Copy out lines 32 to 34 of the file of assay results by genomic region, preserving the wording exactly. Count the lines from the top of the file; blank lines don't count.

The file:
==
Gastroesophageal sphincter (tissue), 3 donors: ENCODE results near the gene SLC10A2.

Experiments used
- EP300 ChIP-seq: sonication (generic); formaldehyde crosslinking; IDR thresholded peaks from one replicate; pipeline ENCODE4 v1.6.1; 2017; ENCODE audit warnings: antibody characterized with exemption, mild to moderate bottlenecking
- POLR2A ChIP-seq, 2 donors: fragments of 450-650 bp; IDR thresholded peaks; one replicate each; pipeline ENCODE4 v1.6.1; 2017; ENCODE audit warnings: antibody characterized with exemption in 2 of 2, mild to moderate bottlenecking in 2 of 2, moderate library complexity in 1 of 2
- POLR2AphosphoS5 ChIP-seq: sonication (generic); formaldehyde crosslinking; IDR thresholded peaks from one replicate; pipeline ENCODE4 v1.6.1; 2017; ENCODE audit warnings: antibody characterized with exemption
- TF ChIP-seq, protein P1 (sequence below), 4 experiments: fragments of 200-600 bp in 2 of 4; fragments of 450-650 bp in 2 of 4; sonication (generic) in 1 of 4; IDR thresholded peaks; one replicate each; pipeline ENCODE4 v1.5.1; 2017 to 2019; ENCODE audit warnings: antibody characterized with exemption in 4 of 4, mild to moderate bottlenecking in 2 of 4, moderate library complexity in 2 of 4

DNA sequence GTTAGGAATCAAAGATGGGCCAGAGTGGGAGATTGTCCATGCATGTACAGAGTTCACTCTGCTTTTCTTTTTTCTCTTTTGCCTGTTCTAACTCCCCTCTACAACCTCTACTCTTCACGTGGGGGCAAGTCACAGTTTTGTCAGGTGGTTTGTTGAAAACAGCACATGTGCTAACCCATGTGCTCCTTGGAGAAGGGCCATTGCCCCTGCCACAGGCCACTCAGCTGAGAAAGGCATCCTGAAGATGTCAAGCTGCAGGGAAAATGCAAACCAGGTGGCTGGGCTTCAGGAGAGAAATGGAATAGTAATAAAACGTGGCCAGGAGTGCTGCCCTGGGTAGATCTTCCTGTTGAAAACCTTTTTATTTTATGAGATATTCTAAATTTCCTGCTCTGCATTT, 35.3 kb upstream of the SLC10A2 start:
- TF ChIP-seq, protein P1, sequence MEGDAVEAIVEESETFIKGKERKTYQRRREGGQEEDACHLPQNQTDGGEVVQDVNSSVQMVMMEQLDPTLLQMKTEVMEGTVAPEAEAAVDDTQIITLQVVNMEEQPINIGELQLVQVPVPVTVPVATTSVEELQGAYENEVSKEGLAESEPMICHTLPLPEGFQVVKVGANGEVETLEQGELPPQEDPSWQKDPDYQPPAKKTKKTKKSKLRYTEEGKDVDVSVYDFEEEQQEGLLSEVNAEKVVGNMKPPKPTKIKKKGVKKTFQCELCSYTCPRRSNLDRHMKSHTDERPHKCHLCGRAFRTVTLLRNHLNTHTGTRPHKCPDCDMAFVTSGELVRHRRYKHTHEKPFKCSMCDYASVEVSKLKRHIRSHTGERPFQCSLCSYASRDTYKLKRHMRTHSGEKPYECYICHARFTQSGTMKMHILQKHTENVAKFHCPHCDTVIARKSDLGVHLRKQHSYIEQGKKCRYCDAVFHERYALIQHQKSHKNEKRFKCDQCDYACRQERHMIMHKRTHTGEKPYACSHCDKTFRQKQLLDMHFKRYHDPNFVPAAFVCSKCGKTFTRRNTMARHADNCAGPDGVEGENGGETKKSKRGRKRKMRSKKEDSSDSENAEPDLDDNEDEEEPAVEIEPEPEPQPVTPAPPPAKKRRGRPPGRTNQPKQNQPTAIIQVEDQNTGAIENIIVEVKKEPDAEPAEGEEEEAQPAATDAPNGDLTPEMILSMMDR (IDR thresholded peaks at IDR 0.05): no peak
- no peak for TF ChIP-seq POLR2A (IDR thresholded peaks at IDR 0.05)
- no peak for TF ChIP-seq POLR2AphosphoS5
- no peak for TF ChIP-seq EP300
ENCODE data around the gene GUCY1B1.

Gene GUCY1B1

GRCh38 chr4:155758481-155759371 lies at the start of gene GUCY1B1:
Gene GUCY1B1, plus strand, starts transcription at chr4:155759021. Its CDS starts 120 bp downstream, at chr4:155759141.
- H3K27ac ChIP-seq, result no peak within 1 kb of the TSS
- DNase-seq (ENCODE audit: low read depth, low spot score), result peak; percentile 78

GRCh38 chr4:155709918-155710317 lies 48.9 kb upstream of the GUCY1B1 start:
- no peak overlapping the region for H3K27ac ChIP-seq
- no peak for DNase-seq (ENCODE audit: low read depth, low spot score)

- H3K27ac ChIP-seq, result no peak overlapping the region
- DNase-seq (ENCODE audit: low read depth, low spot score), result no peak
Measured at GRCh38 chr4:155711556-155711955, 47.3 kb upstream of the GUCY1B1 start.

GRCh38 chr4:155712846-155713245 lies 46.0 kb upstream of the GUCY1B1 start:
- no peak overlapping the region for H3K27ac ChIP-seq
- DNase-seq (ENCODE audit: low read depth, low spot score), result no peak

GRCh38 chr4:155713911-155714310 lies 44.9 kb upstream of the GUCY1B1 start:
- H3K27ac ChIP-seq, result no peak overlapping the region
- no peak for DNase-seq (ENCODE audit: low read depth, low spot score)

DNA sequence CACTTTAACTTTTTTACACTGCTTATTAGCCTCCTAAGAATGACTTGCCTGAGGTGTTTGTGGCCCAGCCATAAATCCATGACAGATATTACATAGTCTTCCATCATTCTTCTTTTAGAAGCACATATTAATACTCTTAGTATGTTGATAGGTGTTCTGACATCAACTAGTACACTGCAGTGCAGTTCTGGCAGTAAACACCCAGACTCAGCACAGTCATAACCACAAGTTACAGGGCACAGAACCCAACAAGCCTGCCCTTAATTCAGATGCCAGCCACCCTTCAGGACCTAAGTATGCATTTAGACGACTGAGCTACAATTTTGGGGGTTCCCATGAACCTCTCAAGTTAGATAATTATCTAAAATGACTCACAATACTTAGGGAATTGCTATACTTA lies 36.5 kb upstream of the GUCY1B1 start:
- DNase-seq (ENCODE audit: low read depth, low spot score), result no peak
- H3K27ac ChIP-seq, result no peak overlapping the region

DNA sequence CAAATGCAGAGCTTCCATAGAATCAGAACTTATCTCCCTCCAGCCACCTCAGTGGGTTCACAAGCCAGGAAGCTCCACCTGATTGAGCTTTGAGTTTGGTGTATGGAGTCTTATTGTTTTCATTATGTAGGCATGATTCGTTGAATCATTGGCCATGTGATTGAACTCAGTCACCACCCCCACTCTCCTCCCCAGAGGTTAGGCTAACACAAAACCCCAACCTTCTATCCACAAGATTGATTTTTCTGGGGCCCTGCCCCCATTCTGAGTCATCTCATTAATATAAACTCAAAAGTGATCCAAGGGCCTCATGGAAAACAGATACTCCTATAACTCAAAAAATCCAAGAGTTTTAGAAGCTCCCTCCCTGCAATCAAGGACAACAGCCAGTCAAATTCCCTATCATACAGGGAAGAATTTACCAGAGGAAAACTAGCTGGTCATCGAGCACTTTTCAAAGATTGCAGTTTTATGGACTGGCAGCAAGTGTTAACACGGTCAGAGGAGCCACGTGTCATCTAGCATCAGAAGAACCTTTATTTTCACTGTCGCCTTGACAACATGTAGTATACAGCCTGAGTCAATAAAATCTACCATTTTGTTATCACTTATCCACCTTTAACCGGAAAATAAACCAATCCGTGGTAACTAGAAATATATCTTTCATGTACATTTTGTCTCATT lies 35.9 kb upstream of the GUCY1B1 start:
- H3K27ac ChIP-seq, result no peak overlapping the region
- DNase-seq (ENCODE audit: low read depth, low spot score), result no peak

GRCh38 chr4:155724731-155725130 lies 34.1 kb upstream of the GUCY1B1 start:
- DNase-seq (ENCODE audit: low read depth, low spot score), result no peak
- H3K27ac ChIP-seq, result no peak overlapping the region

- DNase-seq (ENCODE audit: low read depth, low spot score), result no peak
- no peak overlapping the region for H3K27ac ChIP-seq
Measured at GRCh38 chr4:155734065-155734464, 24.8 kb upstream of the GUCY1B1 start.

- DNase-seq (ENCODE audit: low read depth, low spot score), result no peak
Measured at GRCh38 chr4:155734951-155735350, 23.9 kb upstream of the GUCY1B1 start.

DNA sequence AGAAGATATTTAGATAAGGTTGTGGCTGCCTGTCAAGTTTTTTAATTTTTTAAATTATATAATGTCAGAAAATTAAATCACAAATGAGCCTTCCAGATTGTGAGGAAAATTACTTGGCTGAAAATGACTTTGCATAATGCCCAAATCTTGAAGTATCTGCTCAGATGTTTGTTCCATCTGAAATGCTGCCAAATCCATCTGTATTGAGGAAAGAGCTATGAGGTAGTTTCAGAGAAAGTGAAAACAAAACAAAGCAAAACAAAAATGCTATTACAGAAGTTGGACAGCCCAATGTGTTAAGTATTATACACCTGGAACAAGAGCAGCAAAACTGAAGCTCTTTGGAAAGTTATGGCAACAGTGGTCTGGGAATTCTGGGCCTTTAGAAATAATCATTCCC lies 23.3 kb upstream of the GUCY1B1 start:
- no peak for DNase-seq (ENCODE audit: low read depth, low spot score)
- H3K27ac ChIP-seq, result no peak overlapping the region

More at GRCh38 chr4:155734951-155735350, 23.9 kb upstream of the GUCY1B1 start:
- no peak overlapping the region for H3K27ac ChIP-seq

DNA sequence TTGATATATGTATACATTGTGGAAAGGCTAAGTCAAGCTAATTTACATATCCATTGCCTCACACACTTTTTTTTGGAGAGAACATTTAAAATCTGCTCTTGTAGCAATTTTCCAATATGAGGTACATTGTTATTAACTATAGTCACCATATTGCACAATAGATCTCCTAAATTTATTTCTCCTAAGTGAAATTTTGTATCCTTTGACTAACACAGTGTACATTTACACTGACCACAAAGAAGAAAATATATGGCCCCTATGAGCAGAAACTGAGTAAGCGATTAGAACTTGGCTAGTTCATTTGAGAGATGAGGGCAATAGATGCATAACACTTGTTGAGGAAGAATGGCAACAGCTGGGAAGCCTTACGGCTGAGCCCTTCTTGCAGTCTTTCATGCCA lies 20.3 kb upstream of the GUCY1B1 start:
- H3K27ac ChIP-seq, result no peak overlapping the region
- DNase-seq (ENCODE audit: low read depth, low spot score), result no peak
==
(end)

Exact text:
- H3K27ac ChIP-seq, result no peak overlapping the region

DNA sequence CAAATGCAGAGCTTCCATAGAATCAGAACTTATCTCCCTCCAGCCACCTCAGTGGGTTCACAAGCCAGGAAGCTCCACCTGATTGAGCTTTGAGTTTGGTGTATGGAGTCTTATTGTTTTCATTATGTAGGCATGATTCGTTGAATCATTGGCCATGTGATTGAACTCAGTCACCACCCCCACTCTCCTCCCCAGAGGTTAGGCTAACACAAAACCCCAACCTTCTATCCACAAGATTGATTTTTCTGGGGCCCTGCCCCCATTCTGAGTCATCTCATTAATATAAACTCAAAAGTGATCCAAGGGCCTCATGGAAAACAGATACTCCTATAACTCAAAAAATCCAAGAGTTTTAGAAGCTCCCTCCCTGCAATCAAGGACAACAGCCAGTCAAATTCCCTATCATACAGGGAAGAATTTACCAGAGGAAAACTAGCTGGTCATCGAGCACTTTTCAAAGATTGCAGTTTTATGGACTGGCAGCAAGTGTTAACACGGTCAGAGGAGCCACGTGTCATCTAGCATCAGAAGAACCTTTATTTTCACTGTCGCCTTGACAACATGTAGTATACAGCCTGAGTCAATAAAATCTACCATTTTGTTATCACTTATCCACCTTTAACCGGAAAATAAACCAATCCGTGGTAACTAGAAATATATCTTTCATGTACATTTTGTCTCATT lies 35.9 kb upstream of the GUCY1B1 start:
- H3K27ac ChIP-seq, result no peak overlapping the region